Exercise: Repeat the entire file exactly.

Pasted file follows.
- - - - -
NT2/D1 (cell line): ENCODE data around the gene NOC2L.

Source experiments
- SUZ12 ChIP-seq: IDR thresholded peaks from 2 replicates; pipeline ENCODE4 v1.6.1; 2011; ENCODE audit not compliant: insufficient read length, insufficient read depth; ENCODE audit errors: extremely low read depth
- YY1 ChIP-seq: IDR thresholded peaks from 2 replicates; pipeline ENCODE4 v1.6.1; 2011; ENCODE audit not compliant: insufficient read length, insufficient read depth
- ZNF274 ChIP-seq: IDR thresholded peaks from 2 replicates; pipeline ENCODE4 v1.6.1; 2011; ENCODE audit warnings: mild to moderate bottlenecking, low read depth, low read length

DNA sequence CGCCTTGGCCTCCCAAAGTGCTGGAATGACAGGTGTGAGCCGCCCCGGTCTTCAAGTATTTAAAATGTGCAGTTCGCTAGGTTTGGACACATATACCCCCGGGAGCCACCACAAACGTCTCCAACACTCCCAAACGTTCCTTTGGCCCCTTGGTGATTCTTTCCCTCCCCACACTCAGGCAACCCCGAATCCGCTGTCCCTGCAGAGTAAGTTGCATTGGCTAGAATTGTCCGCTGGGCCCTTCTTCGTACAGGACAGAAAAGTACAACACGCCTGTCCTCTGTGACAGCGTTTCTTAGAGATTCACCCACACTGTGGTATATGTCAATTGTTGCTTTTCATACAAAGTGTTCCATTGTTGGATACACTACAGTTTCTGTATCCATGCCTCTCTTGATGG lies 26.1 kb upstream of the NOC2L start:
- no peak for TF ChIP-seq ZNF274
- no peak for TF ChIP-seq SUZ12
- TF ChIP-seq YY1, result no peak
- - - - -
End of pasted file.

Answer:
NT2/D1 (cell line): ENCODE data around the gene NOC2L.

Source experiments
- SUZ12 ChIP-seq: IDR thresholded peaks from 2 replicates; pipeline ENCODE4 v1.6.1; 2011; ENCODE audit not compliant: insufficient read length, insufficient read depth; ENCODE audit errors: extremely low read depth
- YY1 ChIP-seq: IDR thresholded peaks from 2 replicates; pipeline ENCODE4 v1.6.1; 2011; ENCODE audit not compliant: insufficient read length, insufficient read depth
- ZNF274 ChIP-seq: IDR thresholded peaks from 2 replicates; pipeline ENCODE4 v1.6.1; 2011; ENCODE audit warnings: mild to moderate bottlenecking, low read depth, low read length

DNA sequence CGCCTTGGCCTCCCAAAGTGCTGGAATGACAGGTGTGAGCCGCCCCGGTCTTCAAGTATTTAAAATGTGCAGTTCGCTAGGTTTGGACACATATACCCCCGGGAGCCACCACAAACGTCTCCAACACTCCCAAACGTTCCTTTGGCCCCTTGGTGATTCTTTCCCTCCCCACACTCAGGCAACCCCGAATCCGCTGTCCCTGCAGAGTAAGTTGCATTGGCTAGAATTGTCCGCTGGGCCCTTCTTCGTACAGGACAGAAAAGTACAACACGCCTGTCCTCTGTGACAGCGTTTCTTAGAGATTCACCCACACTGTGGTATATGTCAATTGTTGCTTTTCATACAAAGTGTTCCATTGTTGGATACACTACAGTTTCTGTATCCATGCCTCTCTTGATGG lies 26.1 kb upstream of the NOC2L start:
- no peak for TF ChIP-seq ZNF274
- no peak for TF ChIP-seq SUZ12
- TF ChIP-seq YY1, result no peak